• Purchasing procedures and approval for materials and subcontractors
  • Quality control systems to ensure the quality of manufactured products

Holding certification to ISO 9001 will provide the majority of evidence required for EN 1090 1 but you will need some additional controls as detailed above. When all this is in place you need to have a third-party audit/inspection by a notified body which is UKAS accredited

 

Four Step Process for Execution Class Selection

The following four steps will guide you through the execution class selection process:

  1. Define the consequence class
  2. Select a service category
  3. Select a production category
  4. Use the results of steps 1, 2 and 3 and a matrix to determine your execution class.

 

  1. Define the consequence class

The purpose of defining a consequence class is to ensure that buildings (and other structures) are constructed with the appropriate level of quality control. Consequence classes are based on building type, building height (number of storeys), floor plan area per storey (for retail) and occupancy. A structure, or a part of it, could also contain components with different consequence classes. In most cases, CC2 will be suitable.

Class Description Examples*
CC3 High consequence Stadiums and concert halls for 5,000+ people, buildings storing hazardous substances
CC2 Medium consequence Most multi-storey residential and commercial buildings, hotels, hospitals, education establishments and car parks
CC1 Low consequence Agricultural or storage buildings

*Refer to Annex A, BS EN 1991-1-7 (Eurocode 1) for more examples of building categorisation

 

  1. Select a service category

Service categories reflect the risk arising from the actions to which the structure and its parts are likely to be exposed during erection and use, such as fatigue and likelihood of seismic actions. They also look at the stress levels in the components in relation to their resistance.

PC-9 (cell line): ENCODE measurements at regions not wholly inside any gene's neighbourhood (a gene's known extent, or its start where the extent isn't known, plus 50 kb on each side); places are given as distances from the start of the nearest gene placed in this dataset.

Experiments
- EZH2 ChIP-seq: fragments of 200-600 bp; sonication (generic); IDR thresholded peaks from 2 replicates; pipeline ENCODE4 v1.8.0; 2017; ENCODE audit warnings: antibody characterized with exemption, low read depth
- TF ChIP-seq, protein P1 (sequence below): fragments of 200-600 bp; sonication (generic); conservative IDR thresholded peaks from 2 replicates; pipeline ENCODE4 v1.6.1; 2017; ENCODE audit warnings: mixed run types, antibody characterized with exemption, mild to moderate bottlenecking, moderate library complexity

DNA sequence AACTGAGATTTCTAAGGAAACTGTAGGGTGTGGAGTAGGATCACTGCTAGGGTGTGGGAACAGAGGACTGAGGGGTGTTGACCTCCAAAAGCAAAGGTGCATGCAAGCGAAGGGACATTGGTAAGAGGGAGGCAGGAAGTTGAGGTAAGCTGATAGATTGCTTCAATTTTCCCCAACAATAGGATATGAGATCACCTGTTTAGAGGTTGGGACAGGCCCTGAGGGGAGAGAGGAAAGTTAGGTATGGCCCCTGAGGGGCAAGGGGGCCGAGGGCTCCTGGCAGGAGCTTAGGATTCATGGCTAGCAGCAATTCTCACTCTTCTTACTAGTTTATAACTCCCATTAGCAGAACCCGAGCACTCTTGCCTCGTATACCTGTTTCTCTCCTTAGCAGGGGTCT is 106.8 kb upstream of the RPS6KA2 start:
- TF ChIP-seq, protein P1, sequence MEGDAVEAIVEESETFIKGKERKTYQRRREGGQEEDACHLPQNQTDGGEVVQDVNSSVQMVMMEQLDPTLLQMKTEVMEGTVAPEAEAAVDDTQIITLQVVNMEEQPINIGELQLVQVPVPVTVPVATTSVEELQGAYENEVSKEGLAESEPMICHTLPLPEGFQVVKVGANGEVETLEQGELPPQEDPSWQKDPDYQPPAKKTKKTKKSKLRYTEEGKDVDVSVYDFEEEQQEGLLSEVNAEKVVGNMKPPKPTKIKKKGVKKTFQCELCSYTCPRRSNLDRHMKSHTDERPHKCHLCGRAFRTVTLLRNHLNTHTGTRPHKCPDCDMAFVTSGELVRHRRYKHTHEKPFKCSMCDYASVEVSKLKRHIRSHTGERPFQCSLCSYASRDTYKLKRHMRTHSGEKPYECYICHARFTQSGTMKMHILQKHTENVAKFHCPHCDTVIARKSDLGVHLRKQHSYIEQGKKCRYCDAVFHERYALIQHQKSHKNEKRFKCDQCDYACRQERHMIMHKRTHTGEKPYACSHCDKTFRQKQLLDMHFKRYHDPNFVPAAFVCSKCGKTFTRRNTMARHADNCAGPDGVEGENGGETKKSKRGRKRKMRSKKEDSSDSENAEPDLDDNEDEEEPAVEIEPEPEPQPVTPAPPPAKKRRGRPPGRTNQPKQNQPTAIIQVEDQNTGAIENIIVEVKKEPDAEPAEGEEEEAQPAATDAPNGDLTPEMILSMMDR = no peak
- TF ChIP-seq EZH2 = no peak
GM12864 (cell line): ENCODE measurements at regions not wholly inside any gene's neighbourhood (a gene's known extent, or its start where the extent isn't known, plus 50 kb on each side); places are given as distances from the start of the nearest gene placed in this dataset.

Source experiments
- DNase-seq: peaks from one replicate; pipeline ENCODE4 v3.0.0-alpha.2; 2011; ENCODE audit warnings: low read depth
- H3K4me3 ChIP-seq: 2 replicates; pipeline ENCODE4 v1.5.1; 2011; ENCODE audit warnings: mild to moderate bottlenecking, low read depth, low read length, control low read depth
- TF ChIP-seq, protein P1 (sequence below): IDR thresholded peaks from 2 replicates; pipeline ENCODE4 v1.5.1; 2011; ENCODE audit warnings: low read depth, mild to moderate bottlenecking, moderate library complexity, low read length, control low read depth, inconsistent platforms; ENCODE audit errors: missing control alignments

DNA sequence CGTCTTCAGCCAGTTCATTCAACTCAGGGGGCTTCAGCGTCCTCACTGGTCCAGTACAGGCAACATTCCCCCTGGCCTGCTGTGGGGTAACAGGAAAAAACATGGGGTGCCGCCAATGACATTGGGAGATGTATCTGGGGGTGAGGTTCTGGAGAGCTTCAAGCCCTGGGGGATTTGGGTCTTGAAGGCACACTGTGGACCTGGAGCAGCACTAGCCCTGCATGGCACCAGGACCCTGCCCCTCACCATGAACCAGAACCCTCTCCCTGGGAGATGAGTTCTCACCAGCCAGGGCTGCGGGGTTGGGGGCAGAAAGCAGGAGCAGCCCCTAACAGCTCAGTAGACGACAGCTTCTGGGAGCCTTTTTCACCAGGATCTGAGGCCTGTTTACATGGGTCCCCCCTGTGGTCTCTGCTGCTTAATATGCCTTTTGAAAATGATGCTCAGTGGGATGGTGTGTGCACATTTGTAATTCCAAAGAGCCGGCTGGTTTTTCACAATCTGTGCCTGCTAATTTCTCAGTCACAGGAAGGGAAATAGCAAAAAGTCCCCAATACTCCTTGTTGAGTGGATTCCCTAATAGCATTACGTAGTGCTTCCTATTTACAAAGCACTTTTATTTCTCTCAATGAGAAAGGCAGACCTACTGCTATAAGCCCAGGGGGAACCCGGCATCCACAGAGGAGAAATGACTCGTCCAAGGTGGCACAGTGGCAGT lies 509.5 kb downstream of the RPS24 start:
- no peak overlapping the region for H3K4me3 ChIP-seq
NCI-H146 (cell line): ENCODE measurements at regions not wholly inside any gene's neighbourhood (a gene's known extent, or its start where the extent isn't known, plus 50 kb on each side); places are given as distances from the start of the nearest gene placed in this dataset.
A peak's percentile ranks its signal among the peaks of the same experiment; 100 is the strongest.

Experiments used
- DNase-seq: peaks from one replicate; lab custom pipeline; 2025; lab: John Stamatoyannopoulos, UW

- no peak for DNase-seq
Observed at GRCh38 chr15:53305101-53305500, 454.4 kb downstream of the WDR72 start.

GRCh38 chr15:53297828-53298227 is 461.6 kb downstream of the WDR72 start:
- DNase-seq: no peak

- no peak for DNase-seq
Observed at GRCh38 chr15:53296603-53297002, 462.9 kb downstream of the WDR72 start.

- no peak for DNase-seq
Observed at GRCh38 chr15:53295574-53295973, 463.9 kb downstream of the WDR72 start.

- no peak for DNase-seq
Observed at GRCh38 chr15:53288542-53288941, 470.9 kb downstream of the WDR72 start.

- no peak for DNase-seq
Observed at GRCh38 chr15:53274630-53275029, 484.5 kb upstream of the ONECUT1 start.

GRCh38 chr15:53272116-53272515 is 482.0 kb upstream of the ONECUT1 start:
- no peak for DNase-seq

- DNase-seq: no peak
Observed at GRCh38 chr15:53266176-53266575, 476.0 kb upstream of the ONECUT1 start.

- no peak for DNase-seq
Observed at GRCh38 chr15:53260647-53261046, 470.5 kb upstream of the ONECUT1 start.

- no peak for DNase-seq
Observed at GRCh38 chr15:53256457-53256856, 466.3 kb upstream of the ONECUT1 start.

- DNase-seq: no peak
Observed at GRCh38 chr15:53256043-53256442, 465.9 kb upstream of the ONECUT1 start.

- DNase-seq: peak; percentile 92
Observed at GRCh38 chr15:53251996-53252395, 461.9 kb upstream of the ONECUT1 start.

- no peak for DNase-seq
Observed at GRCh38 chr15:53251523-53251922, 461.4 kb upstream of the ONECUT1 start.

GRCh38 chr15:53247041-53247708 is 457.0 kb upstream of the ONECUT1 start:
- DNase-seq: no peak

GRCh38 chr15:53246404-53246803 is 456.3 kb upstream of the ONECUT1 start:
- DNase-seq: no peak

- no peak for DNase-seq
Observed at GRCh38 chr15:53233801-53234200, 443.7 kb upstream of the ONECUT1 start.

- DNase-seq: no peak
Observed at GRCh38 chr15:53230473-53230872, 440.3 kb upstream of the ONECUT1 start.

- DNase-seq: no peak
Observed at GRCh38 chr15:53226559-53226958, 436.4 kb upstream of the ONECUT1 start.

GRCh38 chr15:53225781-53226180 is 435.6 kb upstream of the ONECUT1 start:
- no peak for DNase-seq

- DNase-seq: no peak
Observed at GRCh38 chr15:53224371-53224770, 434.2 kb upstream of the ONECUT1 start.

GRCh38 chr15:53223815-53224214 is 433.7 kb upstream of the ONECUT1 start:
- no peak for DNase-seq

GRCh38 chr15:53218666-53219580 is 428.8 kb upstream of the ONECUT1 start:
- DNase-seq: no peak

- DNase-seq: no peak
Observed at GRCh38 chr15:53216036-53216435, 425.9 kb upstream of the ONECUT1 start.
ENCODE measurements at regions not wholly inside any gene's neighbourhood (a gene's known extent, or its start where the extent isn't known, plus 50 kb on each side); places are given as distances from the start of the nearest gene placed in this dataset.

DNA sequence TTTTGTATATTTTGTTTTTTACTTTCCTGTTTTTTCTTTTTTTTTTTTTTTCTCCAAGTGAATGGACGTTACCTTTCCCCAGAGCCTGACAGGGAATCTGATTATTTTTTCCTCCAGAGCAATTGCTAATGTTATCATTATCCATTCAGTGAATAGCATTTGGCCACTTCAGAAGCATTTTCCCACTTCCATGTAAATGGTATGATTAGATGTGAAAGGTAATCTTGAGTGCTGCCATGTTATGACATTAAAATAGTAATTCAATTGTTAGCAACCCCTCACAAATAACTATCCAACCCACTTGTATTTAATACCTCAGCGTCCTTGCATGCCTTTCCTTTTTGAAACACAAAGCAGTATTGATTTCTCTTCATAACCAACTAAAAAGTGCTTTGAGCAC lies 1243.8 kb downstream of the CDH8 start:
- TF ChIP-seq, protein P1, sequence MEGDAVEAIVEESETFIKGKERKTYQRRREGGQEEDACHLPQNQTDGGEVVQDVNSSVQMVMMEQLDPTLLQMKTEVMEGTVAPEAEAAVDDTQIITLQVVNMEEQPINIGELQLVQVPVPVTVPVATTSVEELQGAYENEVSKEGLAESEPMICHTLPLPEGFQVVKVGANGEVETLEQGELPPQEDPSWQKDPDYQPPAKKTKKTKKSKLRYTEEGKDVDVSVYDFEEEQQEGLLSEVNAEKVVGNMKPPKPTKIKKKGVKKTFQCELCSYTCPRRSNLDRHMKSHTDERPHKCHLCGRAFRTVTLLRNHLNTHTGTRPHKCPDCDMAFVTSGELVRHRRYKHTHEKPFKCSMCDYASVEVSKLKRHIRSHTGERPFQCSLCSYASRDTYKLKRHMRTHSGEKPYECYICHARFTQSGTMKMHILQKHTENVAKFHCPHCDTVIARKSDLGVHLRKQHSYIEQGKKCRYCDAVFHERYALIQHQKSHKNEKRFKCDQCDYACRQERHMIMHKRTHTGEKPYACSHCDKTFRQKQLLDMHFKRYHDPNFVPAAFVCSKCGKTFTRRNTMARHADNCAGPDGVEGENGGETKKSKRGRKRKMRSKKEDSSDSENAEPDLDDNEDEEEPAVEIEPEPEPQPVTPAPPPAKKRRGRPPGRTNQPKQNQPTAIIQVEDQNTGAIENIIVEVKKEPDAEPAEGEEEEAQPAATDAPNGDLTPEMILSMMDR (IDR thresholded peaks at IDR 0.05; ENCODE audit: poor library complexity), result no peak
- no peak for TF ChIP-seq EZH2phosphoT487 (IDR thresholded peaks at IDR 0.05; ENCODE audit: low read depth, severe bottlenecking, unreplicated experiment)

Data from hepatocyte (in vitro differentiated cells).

Service categories are determined from Table B.1 of BS EN 1090-2. In the UK, for instance, SC1 will generally be appropriate.

Category Criteria
SC1 Structures/components designed for quasi actions only, e.g. buildings
SC2 Structures/components designed for fatigue actions to EC3 such as bridges, or
located in regions with medium/high seismic activity

 

  1. Select a production category

Production categories are determined by the risk arising from the fabrication complexity of the structure and its components. This may entail the application of particular techniques, procedures and controls.

Production categories are determined from Table B.2 of BS EN 1090-2 and it should be noted that a structure or part of a structure may contain components or structural details that belong to different production categories. However, the execution class is not always sensitive to the production category.

Categories Criteria
PC1 Non-welded components or welded components from steel grades below S355
PC2 Welded components manufactured from steel grades from S355 and above

 

  1. Use the results of steps 1, 2 and 3 and a matrix to determine your execution class

Once the consequence class, service category and production category have been determined for a building, Table B.3 of BS EN 1090-2 defines the corresponding execution class. In the UK, for instance, EXC2 will be applicable to most buildings. Where no execution class is specified, Clause 4.1.2 of BS EN 1090-2 states that EXC2 applies.

Consequence class CC1 CC2 CC3
Service category SC1 SC2 SC1 SC2 SC1 SC2
Production category PC1 EXC1 EXC2 EXC2 EXC3 EXC3 EXC3
PC2 EXC2 EXC2 EXC2 EXC3 EXC3 EXC4

For full details refer to Annex B, BS EN 1090-2.